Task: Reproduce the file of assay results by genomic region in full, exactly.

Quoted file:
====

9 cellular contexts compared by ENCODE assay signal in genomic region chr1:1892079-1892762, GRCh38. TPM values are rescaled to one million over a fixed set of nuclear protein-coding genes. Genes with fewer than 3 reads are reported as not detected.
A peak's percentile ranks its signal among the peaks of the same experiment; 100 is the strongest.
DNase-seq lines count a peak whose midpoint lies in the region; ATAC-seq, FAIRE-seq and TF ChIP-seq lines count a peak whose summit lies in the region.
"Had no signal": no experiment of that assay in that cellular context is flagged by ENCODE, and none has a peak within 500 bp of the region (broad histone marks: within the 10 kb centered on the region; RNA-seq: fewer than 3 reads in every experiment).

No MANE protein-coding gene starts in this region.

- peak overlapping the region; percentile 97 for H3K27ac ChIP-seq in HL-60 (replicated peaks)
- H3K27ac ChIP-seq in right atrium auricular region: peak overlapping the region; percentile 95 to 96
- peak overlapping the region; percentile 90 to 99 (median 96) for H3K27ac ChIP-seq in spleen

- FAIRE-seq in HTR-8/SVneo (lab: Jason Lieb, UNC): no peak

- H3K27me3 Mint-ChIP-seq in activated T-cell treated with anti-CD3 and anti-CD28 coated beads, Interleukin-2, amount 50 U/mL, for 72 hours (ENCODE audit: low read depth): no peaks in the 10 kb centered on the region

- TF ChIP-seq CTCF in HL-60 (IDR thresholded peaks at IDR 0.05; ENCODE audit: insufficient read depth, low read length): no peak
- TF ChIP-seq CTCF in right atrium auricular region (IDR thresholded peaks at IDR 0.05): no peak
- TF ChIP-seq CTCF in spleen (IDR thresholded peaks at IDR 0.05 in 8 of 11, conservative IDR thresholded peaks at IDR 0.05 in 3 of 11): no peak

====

9 cellular contexts compared by ENCODE assay signal in genomic region chr1:1892079-1892762, GRCh38. TPM values are rescaled to one million over a fixed set of nuclear protein-coding genes. Genes with fewer than 3 reads are reported as not detected.
A peak's percentile ranks its signal among the peaks of the same experiment; 100 is the strongest.
DNase-seq lines count a peak whose midpoint lies in the region; ATAC-seq, FAIRE-seq and TF ChIP-seq lines count a peak whose summit lies in the region.
"Had no signal": no experiment of that assay in that cellular context is flagged by ENCODE, and none has a peak within 500 bp of the region (broad histone marks: within the 10 kb centered on the region; RNA-seq: fewer than 3 reads in every experiment).

No MANE protein-coding gene starts in this region.

- peak overlapping the region; percentile 97 for H3K27ac ChIP-seq in HL-60 (replicated peaks)
- H3K27ac ChIP-seq in right atrium auricular region: peak overlapping the region; percentile 95 to 96
- peak overlapping the region; percentile 90 to 99 (median 96) for H3K27ac ChIP-seq in spleen

- FAIRE-seq in HTR-8/SVneo (lab: Jason Lieb, UNC): no peak

- H3K27me3 Mint-ChIP-seq in activated T-cell treated with anti-CD3 and anti-CD28 coated beads, Interleukin-2, amount 50 U/mL, for 72 hours (ENCODE audit: low read depth): no peaks in the 10 kb centered on the region

- TF ChIP-seq CTCF in HL-60 (IDR thresholded peaks at IDR 0.05; ENCODE audit: insufficient read depth, low read length): no peak
- TF ChIP-seq CTCF in right atrium auricular region (IDR thresholded peaks at IDR 0.05): no peak
- TF ChIP-seq CTCF in spleen (IDR thresholded peaks at IDR 0.05 in 8 of 11, conservative IDR thresholded peaks at IDR 0.05 in 3 of 11): no peak